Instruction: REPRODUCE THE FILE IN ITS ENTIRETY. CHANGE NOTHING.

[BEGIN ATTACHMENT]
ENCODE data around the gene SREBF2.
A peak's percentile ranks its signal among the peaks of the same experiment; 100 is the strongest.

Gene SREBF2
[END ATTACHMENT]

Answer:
ENCODE data around the gene SREBF2.
A peak's percentile ranks its signal among the peaks of the same experiment; 100 is the strongest.

Gene SREBF2